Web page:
Both factors have energized opponents of the initiative. All of Mpls — a new group that has raised more than $109,000 — will begin campaigning against the proposal in the coming weeks with door knocking, community events, mailers and digital ads through the fall.
All of Mpls campaign manager Leili Fatehi called the proposal to eliminate the department “a gimmick.” She said plenty of residents want police to be held accountable and changes in the department, but they also worry about rising crime.
“It’s not getting us to the real solutions that balance those two concerns,” she said.
Opponents also say the ballot question doesn’t guarantee that a new public safety department would have police officers at all. Instead, it says officers would be included “if necessary to fulfill the department’s duties.” Bill Rodriguez, co-founder of Operation Safety Now, called the proposed amendment a “trojan horse” and warned that the campaign's end goal is to abolish police.
“The amendment doesn't say there will be a police force — it says there could be, maybe, if necessary,” he said. “That's the most important thing that needs to be understood about this amendment.”
It's among several aspects of the ballot question that city officials plan to highlight with an explanatory note in November. Activists are trying to block such a note, arguing that the city is improperly trying to influence voters.
Regardless of how the ballot question fares, the city remains under pressure to make changes. The police department is the target of federal and state investigations into policing practices, and both investigations could force widespread change. In addition, the mayor and Chief Medaria Arradondo have launched several policy changes since Floyd's death, including requiring new training on de-escalation, overhauling use of force restrictions and strengthening the disciplinary process.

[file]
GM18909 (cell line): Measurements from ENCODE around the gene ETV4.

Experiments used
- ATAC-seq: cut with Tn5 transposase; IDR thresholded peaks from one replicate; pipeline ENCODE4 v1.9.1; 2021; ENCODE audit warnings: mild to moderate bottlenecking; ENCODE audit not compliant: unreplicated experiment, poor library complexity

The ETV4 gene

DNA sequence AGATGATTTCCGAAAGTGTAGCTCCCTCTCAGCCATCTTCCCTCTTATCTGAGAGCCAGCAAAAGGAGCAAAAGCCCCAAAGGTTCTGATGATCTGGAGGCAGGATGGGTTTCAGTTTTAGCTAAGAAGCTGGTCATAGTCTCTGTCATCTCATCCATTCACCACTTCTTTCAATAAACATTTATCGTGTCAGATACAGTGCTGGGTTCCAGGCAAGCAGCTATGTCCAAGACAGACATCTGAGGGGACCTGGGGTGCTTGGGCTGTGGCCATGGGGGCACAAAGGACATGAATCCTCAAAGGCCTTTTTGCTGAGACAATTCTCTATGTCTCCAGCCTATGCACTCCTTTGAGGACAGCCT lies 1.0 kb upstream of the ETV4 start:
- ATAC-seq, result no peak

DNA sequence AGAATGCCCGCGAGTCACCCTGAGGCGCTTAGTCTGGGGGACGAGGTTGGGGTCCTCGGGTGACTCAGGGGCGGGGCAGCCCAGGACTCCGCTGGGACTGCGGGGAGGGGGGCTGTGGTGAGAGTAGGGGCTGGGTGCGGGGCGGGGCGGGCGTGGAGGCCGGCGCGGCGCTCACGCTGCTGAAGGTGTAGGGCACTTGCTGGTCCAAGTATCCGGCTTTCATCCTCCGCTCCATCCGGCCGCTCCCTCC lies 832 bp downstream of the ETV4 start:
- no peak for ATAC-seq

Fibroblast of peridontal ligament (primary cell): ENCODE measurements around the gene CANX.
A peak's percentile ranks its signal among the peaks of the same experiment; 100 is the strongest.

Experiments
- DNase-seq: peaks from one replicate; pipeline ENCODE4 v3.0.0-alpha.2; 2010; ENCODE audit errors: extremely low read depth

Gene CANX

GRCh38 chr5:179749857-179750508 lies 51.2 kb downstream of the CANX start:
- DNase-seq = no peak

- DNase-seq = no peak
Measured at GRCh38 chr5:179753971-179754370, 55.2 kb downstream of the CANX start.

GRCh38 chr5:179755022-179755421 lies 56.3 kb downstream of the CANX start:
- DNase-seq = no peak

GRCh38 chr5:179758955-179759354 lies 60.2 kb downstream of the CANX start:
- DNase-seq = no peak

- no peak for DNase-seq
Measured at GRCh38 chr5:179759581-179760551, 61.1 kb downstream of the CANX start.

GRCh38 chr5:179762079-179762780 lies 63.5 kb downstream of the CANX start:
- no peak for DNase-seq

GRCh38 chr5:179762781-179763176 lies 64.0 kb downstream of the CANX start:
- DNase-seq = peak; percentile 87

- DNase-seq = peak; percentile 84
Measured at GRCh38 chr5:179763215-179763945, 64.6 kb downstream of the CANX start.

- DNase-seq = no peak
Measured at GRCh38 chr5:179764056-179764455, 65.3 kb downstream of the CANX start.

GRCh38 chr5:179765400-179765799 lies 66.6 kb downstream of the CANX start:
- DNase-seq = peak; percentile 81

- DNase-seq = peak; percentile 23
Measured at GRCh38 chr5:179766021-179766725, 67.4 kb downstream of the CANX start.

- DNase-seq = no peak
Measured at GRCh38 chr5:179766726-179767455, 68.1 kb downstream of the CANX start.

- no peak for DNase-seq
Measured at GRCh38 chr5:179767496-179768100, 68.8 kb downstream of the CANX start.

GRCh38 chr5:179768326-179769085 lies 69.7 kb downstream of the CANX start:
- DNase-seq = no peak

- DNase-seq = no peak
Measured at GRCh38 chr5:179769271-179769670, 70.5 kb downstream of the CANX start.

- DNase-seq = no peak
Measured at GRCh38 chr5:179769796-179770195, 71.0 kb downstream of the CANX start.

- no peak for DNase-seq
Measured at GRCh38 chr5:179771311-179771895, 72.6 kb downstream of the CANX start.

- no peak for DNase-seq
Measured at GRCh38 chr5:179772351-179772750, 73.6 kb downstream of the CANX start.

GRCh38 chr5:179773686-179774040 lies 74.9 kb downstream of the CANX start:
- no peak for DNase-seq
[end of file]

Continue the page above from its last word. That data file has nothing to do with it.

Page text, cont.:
Details of what a new public safety department would look like are scarce, but Bates said that’s intentional, to get city residents involved in the process. If the amendment passes, council members would need to first pass an ordinance to establish the new department, explain how it would function and how its commissioner is selected. It's not clear how long such a process would take.
Ed Brown, 69, listened to Snider's pitch on his north Minneapolis doorstep in July. Brown, who is Black, told The Associated Press that a new public safety department seems like a good plan. He thinks it would mean police officers are no longer sent to some calls that they aren't equipped to deal with and that can otherwise end in violence.
“What we need to do is reimagine the police department," Brown said.
"That is to say not necessarily defund but maybe in some cases even give them more money if they’re going to do the right thing with it,” he said. “We have to have the proper responses for the proper situations.”
Mohamed Ibrahim is a corps member for the Associated Press/Report for America Statehouse News Initiative. Report for America is a nonprofit national service program that places journalists in local newsrooms to report on undercovered issues.